review for Thirteen Women on AllMovie

Thirteen Women (1932)
by Hans J. Wollstein review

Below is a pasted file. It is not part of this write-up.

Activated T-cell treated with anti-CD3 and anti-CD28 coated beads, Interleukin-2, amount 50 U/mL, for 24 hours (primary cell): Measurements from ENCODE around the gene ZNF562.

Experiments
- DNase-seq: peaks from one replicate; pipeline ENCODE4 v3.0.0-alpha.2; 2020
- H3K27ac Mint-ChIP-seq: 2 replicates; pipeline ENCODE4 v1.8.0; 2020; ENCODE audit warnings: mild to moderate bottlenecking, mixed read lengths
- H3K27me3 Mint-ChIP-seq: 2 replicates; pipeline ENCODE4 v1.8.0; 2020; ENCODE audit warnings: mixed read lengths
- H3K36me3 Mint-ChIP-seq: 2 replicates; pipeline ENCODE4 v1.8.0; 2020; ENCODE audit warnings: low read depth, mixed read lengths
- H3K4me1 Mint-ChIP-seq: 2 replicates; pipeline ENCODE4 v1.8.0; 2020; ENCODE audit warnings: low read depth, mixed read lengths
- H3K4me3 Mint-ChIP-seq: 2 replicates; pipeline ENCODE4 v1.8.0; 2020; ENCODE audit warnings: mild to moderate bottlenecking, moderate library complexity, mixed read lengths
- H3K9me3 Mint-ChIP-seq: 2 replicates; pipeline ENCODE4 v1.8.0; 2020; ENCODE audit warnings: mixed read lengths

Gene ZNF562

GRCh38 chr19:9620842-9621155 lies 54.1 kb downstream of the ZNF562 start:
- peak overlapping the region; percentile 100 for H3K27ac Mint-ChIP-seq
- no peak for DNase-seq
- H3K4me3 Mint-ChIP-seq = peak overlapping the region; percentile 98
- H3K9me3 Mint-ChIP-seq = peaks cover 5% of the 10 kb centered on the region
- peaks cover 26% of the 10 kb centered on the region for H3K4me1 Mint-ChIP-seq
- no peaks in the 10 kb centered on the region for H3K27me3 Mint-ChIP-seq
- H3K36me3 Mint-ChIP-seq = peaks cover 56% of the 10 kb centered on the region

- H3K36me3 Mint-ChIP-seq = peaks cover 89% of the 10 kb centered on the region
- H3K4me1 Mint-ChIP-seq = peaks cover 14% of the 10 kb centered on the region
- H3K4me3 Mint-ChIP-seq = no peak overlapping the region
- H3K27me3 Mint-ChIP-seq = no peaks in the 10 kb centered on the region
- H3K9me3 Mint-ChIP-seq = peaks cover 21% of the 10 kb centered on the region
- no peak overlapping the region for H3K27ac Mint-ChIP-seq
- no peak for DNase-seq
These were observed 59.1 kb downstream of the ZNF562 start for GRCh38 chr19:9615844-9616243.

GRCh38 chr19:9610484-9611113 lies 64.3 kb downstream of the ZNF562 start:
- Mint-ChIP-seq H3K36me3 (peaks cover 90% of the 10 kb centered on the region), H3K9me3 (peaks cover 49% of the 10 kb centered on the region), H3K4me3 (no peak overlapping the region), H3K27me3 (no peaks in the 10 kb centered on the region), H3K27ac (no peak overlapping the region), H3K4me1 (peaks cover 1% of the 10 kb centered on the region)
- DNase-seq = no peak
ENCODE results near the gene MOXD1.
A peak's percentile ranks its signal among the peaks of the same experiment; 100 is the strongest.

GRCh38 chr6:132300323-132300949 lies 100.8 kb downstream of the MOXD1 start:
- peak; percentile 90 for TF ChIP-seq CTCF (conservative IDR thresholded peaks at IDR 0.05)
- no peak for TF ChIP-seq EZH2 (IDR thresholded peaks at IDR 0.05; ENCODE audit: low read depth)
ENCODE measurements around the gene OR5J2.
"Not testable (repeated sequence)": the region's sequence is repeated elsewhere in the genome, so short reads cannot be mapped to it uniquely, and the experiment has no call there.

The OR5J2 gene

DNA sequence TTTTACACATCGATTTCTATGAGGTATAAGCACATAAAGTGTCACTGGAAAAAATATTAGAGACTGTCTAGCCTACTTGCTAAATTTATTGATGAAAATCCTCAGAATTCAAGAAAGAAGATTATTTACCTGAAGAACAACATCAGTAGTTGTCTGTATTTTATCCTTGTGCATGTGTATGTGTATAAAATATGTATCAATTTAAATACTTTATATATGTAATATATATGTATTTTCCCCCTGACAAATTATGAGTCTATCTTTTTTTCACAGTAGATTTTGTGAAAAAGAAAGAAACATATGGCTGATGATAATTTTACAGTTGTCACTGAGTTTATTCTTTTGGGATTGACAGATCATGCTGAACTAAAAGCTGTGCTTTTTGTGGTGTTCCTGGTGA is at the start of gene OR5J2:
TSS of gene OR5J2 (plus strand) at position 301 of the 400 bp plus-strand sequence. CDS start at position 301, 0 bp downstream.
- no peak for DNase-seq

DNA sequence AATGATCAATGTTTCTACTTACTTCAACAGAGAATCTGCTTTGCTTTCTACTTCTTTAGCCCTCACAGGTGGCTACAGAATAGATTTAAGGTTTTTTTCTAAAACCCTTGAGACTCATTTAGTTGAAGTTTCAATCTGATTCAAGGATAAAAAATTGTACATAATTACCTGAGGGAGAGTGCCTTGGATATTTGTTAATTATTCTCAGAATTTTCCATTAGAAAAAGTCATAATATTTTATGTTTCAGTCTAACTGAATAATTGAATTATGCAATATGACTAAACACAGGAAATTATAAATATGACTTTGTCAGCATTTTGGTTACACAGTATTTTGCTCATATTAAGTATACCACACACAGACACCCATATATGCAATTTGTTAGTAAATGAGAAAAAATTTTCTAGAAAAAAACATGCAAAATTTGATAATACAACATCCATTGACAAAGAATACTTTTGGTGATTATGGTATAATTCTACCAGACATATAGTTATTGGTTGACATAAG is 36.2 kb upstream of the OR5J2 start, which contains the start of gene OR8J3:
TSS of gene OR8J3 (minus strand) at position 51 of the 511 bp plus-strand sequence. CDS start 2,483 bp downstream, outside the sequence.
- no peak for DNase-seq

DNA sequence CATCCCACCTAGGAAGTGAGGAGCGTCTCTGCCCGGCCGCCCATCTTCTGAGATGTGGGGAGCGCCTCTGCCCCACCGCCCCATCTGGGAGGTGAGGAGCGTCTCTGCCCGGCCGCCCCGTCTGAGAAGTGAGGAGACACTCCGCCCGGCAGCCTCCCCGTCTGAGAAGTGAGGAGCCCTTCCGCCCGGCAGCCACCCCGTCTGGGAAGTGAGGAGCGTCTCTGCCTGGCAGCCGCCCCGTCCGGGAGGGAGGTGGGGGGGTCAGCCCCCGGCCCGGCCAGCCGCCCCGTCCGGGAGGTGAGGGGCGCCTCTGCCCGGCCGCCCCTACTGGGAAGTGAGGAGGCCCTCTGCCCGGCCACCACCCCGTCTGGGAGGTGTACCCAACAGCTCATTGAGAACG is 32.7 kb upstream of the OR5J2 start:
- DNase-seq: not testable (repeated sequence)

Of interest mainly because of the spectacular real-life death of one of the title characters, Thirteen Women remains a sometimes confusing and certainly very lurid revenge melodrama. Already commented upon in its day, the film actually only depicts ten women, one of whom, British actress Peg Entwistle, leapt to her death from the famous Hollywoodland sign when RKO failed to pick up her option. The film itself opens well but quickly deteriorates into pure hokum with Myrna Loy once again wasted as a seething "Oriental" (this time half-Javanese, half-Hindu, no less), a role prudently rejected by the studio's first choice, stage star Zita Johann. The women of the title range from the staid Irene Dunne, who survives Miss Loy's homicidal spree, to the hysterical Julie Haydon, a fine actress who deserved better from Hollywood, to the purely decorative Mary Duncan and Kay Johnson, both waning former stars given short shrift by the screenwriters this time around. Producer David O. Selznick knew a clunker when he saw one and delayed the release of the film in order to capitalize on the almost guaranteed success of Dunne's Back Street (1932), a great tearjerker that didn't disappoint. Instead, Thirteen Women became merely a minor cause célèbre due to Miss Entwistle's tragic but imaginative sortie.